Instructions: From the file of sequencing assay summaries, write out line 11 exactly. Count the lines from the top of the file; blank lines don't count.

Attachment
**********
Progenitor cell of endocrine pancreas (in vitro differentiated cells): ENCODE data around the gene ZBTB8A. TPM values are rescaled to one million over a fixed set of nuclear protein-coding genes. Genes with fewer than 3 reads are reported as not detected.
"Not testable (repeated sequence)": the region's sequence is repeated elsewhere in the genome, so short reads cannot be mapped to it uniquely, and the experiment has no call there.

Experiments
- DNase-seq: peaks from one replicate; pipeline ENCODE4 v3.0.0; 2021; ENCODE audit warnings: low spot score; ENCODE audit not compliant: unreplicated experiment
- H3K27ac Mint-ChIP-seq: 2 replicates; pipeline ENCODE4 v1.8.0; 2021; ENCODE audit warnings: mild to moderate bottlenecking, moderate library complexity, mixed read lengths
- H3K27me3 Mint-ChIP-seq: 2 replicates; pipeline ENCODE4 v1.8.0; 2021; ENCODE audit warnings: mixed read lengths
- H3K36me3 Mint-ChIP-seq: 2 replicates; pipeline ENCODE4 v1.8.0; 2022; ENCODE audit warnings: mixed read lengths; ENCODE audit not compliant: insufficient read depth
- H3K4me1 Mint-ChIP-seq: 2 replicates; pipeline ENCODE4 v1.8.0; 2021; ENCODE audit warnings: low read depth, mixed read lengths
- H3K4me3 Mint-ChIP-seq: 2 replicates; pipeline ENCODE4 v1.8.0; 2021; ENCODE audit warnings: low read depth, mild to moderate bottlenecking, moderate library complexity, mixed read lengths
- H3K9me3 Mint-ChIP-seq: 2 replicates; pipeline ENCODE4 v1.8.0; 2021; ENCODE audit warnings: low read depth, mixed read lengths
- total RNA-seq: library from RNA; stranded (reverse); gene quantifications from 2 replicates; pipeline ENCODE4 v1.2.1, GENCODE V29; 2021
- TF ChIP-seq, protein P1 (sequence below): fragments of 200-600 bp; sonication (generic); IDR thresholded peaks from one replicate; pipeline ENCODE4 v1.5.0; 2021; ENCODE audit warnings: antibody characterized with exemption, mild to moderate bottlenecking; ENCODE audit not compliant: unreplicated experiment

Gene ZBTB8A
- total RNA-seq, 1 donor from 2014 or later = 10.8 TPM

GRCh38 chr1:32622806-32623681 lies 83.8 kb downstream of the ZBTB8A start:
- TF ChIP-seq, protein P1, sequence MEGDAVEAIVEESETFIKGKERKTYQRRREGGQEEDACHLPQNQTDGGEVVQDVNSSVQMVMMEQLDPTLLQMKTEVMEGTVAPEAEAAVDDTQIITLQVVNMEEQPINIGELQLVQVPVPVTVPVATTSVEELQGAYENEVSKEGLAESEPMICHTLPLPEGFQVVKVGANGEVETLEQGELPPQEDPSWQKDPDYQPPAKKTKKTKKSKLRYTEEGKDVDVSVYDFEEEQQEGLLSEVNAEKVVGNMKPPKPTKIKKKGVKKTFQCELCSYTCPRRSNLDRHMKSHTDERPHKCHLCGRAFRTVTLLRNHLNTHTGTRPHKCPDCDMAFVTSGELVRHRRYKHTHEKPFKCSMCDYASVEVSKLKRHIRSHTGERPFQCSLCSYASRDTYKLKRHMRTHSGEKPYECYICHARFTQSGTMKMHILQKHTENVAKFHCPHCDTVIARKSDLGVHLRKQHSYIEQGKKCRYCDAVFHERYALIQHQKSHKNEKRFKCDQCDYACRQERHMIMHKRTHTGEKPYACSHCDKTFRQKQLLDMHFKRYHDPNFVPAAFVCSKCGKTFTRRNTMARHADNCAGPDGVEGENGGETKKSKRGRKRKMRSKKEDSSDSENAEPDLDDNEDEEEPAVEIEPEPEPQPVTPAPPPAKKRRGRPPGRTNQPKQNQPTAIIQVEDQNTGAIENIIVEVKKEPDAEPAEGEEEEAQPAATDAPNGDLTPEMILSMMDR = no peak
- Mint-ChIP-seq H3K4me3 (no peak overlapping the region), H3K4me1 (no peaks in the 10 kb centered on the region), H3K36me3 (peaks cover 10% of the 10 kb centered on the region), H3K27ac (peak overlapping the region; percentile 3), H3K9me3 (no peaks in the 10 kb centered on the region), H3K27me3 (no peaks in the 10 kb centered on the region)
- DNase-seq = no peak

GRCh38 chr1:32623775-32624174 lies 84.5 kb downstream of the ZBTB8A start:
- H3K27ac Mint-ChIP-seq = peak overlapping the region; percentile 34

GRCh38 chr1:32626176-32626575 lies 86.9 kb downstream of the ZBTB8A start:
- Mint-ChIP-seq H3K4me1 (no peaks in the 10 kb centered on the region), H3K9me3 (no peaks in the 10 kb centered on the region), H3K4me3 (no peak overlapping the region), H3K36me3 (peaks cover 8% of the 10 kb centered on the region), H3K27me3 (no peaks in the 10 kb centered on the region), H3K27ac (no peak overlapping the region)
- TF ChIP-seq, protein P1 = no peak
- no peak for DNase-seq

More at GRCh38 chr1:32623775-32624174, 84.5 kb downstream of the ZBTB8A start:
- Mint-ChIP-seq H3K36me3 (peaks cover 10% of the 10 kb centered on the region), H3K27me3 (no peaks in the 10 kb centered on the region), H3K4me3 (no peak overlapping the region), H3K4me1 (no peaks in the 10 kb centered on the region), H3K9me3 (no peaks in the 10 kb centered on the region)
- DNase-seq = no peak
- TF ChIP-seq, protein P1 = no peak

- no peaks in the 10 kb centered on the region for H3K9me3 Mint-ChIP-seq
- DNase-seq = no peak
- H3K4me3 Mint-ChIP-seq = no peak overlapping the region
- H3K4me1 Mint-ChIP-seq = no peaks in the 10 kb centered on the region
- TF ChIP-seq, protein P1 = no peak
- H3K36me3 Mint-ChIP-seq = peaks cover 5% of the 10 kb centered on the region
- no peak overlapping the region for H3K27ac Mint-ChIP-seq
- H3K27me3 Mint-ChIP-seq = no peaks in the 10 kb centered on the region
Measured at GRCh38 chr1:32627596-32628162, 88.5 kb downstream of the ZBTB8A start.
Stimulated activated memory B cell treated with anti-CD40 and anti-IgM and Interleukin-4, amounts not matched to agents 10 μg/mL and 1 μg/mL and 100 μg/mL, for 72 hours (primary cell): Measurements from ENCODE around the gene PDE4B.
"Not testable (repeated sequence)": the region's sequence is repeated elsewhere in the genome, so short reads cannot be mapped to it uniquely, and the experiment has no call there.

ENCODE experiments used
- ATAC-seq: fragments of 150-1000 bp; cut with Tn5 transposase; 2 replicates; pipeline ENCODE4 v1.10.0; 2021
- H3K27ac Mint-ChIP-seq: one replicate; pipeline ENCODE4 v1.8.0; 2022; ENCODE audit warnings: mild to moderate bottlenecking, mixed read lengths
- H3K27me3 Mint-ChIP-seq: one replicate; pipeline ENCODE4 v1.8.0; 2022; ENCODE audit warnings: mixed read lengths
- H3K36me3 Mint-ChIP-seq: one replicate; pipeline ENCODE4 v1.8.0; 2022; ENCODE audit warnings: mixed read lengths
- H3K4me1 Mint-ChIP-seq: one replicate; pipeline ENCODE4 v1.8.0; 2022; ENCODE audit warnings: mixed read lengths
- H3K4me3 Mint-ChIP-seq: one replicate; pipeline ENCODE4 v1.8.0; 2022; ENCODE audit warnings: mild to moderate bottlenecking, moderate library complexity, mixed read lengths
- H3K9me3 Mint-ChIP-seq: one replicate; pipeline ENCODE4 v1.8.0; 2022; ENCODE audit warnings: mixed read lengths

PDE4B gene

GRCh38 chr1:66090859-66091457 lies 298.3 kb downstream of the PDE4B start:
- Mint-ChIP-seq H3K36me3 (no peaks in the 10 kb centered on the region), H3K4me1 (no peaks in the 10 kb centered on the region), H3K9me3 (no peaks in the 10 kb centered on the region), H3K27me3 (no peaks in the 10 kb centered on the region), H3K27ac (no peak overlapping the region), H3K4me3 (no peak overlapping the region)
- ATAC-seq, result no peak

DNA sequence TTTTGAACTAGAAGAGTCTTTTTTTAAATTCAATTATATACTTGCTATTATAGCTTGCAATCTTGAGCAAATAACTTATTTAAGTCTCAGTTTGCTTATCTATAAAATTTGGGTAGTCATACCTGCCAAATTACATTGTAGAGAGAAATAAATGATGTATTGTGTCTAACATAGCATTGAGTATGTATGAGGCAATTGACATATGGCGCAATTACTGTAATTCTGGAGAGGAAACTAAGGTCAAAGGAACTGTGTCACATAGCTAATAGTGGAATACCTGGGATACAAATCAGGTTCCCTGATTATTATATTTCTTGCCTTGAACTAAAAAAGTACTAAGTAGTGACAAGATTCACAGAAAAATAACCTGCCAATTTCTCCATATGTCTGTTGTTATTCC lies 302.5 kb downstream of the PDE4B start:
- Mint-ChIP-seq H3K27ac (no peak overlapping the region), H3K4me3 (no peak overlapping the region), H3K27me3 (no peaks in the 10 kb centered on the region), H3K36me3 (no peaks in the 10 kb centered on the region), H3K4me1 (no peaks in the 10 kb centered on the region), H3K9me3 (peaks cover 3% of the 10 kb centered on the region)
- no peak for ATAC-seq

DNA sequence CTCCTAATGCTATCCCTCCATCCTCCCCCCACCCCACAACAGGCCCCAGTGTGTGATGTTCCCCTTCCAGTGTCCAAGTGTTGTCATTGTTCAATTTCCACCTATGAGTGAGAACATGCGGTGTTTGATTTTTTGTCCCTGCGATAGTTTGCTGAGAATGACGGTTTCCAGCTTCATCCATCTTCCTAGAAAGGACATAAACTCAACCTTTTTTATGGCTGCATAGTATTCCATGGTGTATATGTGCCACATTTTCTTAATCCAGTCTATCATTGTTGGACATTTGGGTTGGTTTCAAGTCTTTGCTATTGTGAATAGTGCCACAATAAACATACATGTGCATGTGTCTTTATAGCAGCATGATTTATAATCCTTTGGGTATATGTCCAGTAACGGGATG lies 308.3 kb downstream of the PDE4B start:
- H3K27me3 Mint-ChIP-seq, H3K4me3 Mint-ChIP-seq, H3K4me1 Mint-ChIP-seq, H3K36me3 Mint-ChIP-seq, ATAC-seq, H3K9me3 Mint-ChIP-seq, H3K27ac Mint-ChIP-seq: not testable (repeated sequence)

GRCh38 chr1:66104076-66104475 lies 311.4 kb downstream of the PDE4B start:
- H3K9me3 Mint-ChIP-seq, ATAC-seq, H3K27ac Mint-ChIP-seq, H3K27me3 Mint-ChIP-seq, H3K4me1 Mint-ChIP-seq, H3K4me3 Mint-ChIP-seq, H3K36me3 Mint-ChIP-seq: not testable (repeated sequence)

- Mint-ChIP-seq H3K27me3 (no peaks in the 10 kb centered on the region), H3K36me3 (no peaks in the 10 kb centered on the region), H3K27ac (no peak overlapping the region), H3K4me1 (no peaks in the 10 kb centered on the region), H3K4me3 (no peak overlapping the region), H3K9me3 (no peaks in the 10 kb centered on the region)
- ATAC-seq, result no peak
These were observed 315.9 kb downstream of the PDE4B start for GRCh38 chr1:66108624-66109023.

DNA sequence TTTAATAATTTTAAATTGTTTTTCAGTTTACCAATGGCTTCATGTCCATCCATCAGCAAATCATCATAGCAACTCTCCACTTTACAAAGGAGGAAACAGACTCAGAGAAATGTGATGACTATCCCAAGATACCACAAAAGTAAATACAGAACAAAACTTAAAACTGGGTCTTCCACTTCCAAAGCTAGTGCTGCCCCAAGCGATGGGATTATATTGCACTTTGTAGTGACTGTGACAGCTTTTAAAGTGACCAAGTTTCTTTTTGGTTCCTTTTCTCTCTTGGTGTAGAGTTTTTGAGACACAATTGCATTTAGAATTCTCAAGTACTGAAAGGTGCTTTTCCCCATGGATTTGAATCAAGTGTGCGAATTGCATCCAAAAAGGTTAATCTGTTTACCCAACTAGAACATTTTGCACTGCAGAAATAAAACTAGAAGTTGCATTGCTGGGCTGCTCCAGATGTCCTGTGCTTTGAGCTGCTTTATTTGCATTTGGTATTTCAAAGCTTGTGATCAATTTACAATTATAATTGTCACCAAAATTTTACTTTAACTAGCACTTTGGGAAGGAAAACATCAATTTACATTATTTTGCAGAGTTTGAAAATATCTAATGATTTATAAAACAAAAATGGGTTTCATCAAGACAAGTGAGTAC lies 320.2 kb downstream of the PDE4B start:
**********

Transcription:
- total RNA-seq: library from RNA; stranded (reverse); gene quantifications from 2 replicates; pipeline ENCODE4 v1.2.1, GENCODE V29; 2021